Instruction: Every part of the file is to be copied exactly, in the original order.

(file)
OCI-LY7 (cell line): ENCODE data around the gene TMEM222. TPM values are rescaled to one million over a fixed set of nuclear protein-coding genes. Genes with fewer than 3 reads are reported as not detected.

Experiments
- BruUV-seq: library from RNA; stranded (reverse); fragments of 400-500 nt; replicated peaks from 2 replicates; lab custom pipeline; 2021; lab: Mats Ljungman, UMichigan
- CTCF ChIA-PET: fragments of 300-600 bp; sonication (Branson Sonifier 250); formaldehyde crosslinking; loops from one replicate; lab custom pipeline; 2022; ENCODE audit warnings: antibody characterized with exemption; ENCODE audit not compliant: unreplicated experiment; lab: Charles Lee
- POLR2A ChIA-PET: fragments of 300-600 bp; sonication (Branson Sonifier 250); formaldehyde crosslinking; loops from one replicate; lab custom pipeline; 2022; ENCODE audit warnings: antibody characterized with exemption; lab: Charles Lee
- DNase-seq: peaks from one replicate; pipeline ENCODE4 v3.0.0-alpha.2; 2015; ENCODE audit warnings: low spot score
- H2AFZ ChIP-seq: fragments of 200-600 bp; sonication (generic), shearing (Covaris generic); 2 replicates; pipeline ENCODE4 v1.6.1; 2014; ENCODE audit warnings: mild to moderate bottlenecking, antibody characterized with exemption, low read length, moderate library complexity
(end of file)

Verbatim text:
OCI-LY7 (cell line): ENCODE data around the gene TMEM222. TPM values are rescaled to one million over a fixed set of nuclear protein-coding genes. Genes with fewer than 3 reads are reported as not detected.

Experiments
- BruUV-seq: library from RNA; stranded (reverse); fragments of 400-500 nt; replicated peaks from 2 replicates; lab custom pipeline; 2021; lab: Mats Ljungman, UMichigan
- CTCF ChIA-PET: fragments of 300-600 bp; sonication (Branson Sonifier 250); formaldehyde crosslinking; loops from one replicate; lab custom pipeline; 2022; ENCODE audit warnings: antibody characterized with exemption; ENCODE audit not compliant: unreplicated experiment; lab: Charles Lee
- POLR2A ChIA-PET: fragments of 300-600 bp; sonication (Branson Sonifier 250); formaldehyde crosslinking; loops from one replicate; lab custom pipeline; 2022; ENCODE audit warnings: antibody characterized with exemption; lab: Charles Lee
- DNase-seq: peaks from one replicate; pipeline ENCODE4 v3.0.0-alpha.2; 2015; ENCODE audit warnings: low spot score
- H2AFZ ChIP-seq: fragments of 200-600 bp; sonication (generic), shearing (Covaris generic); 2 replicates; pipeline ENCODE4 v1.6.1; 2014; ENCODE audit warnings: mild to moderate bottlenecking, antibody characterized with exemption, low read length, moderate library complexity